"Success in an IB program correlates well with success at Harvard. We are always pleased to see the credentials of the IB" 

- Assistant Dean of Admission at Harvard, Marilyn McGrath Lewis

"One of the advantages of an IB curriculum is its structure and quality. It is a coordinated program, well established, well known and well respected. We know the quality of IB courses, and we think the IB curriculum is terrific"

- Director of Undergraduate Admissions at Duke, Christoph Guttentag

Stanford offers IB graduates from High School the option to apply 45 quarter units (out of 180) of transfer and test credit toward their undergraduate degree; CU Boulder offers 24 credits towards an undergraduate degree. Cornell, Princeton, and Columbia similarly offer credit towards an undergraduate degree based on success at an IB world school. Other high ranking universities in the USA such as the University of Chicago, the University of Oregon and New York University (Typically 8 semester hours of credit - equivalent to two terms or one academic year of a specific subject) will be awarded for each IB Higher Level examination meeting the requirements of NYU.) are notable fans of the IB offerings. Outside of the United States, admissions tutors around the world are championing student learning through the IB: McGill University offers credit to IB graduates, as does the University of Queensland in Australia and the University of Auckland to name but three others.

The International Baccalaureate Diploma Programme (IBDP) is a natural, although not necessarily inevitable, High School option for our students. The DP requires students to study Language & Literature, Language Acquisition, Mathematics, Science, Individuals & Societies and either The Arts or an Elective. Consequently, our students with their strong background in both STEAM and language learning are well placed to succeed with the DP as they continue on their path towards global citizenship and academic excellence. ISDenver students are currently at a range of IB High Schools like: George Washington, Lakewood, Littleton and ThunderRidge High Schools and enjoying the offerings of the holistic education. A full list of Colorado IB Schools may be found here.

Time after time, evidence has emerged demonstrating that the best indicator of success in IB High Schools is previous participation in an IB MYP programme in Grades 6-8. For example, MYP students are 34% more likely to enroll for a AP or IBDP exam in High School if they have previously been an MYP student (Wade & Wolanin, 2015). Or, 'Students who completed the MYP were found to perform better in their final DP scores than students who participated in a state or national curriculum.' (ACER, 2015, p. 5).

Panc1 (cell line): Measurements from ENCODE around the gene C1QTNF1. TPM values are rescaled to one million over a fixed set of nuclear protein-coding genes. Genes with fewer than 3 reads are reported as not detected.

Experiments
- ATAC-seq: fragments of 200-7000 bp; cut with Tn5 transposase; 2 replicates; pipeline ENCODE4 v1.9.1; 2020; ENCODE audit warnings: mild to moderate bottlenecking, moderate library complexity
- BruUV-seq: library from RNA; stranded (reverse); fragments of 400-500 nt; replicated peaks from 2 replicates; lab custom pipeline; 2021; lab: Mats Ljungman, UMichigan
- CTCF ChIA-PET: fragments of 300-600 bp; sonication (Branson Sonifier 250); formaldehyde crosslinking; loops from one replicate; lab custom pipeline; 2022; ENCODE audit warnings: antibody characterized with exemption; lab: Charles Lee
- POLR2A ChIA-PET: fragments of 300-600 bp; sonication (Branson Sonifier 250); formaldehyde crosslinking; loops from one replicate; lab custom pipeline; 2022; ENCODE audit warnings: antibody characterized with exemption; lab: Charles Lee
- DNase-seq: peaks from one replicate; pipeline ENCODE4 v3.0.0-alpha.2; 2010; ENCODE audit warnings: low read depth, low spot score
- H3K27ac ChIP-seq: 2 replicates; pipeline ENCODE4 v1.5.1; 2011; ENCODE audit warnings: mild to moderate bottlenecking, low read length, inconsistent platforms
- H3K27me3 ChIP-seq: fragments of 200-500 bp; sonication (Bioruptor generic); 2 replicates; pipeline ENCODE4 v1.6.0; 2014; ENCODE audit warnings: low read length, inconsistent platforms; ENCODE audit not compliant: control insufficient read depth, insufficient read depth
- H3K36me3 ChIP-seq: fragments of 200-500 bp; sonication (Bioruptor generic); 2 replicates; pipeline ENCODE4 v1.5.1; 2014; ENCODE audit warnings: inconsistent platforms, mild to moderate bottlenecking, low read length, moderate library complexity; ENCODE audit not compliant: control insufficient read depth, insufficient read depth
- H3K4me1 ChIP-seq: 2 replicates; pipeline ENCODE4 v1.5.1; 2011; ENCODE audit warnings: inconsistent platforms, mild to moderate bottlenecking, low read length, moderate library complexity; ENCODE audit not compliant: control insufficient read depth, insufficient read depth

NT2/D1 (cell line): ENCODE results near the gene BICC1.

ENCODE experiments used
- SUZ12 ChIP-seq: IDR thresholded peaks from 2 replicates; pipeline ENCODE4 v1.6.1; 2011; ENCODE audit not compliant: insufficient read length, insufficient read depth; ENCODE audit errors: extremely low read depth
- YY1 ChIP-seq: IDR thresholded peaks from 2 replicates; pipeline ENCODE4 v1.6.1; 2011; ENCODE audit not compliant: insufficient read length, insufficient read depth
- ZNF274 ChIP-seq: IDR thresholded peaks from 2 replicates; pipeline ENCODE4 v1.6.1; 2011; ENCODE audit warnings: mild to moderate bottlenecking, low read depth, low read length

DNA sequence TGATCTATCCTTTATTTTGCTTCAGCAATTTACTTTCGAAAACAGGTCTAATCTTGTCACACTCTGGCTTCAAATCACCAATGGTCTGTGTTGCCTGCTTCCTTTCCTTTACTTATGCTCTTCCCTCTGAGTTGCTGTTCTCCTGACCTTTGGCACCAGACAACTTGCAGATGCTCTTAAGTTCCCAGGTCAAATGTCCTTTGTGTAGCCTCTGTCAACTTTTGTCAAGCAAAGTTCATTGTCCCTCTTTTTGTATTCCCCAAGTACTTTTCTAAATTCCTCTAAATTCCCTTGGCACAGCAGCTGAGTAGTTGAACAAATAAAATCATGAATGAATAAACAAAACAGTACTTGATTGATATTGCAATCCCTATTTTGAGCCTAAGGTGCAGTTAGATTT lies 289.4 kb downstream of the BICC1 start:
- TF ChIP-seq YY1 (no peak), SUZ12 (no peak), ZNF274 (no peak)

We are a thriving MYP school where students can reach their potential through a rigorous curriculum framework, engaging lessons, targeted feedback and a positive learning environment. As our families think about the 'next steps' towards academic success, we are entirely confident that our High School preparation is the best preparation ISD families, and beyond, can have to achieve their life-long goals. It is no surprise to us that colleges and universities think highly of the IB - it really is a best in class framework encouraging critical thinking and high levels of knowledge and understanding. 

With best wishes,

Richard Royal

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Read More Blog Posts:

Why MYP?

Are you thinking about ISDenver's Grade 6-8 curriculum and are curious about the benefits of the Middle Years Programme? Check out our Upper School Director's blog here for more on the MYP! 

 

Read More about Why MYP?

Upper School Director

Richard Royal

Richard Royal is a committed international educator. Following a brief career in Management Consulting, Richard worked at a school for students with special educational needs before a career in IB world schools; most recently in Munich, Germany. Having graduated from the University of Cambridge with a degree in History, Richard subsequently has taken postgraduate degrees in both his subject specialization and education. Currently Richard is on course to earn a Master’s in Education with a focus on Educational Leadership and is very interested in evidence based trends in educational practice. Richard has been part of the ISD community since 2015.